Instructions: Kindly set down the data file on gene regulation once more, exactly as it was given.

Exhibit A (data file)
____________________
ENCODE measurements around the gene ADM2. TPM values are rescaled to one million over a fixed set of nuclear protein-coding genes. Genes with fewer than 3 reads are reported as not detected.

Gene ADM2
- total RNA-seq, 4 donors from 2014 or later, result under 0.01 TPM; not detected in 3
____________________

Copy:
ENCODE measurements around the gene ADM2. TPM values are rescaled to one million over a fixed set of nuclear protein-coding genes. Genes with fewer than 3 reads are reported as not detected.

Gene ADM2
- total RNA-seq, 4 donors from 2014 or later, result under 0.01 TPM; not detected in 3